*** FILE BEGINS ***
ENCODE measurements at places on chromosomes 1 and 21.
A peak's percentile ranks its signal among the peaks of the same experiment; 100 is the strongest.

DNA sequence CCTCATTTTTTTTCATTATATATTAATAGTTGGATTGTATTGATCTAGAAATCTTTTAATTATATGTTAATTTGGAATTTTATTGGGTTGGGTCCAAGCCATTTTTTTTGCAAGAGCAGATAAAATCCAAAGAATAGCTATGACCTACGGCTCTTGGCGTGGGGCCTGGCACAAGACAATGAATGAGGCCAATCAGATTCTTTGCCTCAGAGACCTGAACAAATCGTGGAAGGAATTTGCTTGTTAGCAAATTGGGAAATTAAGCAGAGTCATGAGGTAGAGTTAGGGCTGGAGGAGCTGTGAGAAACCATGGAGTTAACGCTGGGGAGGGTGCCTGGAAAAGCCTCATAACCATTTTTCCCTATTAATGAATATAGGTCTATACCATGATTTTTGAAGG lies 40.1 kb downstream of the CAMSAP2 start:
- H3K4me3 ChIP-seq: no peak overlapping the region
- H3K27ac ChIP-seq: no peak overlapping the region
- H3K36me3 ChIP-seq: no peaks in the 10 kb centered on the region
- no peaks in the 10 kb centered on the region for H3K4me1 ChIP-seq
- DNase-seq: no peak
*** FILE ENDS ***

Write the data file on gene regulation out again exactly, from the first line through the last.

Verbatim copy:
ENCODE measurements at places on chromosomes 1 and 21.
A peak's percentile ranks its signal among the peaks of the same experiment; 100 is the strongest.

DNA sequence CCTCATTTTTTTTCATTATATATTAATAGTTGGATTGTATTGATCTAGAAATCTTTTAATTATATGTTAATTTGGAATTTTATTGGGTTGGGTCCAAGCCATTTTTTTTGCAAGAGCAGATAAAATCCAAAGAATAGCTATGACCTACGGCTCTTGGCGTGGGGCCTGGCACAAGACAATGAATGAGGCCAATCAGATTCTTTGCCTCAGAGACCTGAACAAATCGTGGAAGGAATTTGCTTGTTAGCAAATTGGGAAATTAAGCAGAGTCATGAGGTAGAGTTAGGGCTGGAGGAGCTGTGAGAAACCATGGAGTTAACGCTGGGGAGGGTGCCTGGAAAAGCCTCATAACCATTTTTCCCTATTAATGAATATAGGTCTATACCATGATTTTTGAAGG lies 40.1 kb downstream of the CAMSAP2 start:
- H3K4me3 ChIP-seq: no peak overlapping the region
- H3K27ac ChIP-seq: no peak overlapping the region
- H3K36me3 ChIP-seq: no peaks in the 10 kb centered on the region
- no peaks in the 10 kb centered on the region for H3K4me1 ChIP-seq
- DNase-seq: no peak